Transportation is the single largest source of greenhouse gas emissions (GHG) in Canada, accounting for about 25% of total emissions. Environment Canada has estimated that for every 2,000 litres of gasoline consumed, the average car produces 4,720 kg of carbon dioxide, 186.6 kg of carbon monoxide, 28 kg of volatile organic compounds and 25.6 kg of nitrogen oxides.
What is one tonne of GHG? One tonne equals 1,000 kilograms. The volume of one tonne of GHGs would fill a two-storey, three-bedroom house.
Every year, each Canadian produces an average of over five tonnes of GHG:
- Passenger Road Transportation 49.9%
- Space Heating and Cooling 29.0%
- Water Heating 11.1%
- Appliances 7.5%
- Lighting 2.4%
If you own a car, about half of your GHGs likely come from driving.
Cars and trucks on our roads are responsible for about 18% of Canada’s total GHGs. Every year, motor vehicles release more than 134 million tonnes of GHGs into the atmosphere. In urban areas, vehicle exhaust can account for up to two-thirds of smog-producing pollutants. Smog is particularly harmful to the health of children, the elderly and people with cardio-respiratory problems.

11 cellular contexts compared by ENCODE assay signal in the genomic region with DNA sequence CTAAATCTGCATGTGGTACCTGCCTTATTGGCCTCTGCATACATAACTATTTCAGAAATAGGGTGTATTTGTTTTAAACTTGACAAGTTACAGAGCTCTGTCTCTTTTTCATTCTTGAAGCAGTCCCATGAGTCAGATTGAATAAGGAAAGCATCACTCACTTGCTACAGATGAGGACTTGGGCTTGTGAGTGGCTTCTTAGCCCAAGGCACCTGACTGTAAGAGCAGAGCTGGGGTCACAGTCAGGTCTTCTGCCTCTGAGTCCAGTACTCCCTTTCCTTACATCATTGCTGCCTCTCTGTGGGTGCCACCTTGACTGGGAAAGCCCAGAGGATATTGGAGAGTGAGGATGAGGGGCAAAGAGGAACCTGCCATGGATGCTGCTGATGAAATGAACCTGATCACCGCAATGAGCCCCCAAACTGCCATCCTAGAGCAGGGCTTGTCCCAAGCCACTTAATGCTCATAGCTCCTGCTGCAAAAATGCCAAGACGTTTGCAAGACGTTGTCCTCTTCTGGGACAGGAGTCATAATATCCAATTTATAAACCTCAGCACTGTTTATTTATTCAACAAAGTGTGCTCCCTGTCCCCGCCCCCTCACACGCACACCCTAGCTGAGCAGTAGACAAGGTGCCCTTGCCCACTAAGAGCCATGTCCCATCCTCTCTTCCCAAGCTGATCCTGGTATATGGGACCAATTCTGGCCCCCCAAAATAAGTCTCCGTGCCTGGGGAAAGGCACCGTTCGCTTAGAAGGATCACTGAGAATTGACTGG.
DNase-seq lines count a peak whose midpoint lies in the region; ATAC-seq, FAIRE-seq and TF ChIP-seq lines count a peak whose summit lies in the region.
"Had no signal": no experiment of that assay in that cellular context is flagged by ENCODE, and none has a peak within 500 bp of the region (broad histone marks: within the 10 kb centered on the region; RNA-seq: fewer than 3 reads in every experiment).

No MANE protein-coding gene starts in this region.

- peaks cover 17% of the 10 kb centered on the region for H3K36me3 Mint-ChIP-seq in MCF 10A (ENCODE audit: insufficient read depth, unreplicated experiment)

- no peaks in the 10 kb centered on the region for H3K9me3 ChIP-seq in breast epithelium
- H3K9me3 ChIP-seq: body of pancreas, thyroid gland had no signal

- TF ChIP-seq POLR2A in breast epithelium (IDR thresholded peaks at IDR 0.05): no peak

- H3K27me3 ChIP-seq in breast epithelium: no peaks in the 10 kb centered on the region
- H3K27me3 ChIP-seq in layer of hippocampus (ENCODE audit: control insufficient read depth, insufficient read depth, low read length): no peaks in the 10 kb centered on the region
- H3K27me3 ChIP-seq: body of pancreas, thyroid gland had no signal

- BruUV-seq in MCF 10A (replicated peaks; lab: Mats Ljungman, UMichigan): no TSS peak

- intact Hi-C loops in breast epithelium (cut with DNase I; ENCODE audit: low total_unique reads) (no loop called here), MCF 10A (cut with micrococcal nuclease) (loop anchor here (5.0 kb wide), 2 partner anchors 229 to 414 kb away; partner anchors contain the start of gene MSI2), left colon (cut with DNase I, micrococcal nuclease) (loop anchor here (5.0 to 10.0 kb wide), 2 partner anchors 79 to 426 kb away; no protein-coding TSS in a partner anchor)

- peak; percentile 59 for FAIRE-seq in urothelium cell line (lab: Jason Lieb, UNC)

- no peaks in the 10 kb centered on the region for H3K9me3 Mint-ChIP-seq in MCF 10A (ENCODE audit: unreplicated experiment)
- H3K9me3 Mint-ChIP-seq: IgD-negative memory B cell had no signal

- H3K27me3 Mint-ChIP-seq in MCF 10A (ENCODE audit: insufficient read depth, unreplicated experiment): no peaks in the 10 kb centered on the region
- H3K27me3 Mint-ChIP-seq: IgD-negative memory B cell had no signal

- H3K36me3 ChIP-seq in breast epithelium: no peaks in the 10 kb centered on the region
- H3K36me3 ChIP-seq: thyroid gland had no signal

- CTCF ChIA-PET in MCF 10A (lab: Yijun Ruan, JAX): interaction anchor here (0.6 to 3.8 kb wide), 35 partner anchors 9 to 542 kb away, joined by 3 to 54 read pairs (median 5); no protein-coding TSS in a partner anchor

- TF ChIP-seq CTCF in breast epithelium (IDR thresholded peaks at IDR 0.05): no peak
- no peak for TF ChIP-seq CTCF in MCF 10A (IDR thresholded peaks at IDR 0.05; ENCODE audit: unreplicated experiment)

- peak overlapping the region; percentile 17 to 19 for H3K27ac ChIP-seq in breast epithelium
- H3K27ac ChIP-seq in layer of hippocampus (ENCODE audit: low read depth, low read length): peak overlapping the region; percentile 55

Every litre of gasoline used by your vehicle produces 2.4 kilograms of carbon dioxide (CO2), a major source of GHG.
Idling for 10 minutes a day can produce about a quarter tonne of CO2 emissions each year and cost you about $70 in wasted fuel. If you stop for more than 10 seconds, except in traffic, turn off your engine and save.
One city bus filled with passengers can take 40 vehicles off the road and keep about 50 tonnes of GHGs out of the atmosphere each year. Most urban Canadians can purchase a full year’s travel on public transit for less than $1,000.
Owning and operating a typical car costs almost $9,000 a year. Passenger road transportation accounts for 49.9 percent of personal GHG emissions in Canada.
Driving 10 percent less, by walking, cycling, carpooling, or taking public transit, can reduce greenhouse gas emissions by 0.2 to 0.8 tonnes per year, depending on the vehicle. Car-related health costs in Canada are now estimated to be over $1 billion annually.
Transit vehicles are up to six times more energy efficient than the private automobile, both in terms of vehicle emissions and number of people transported.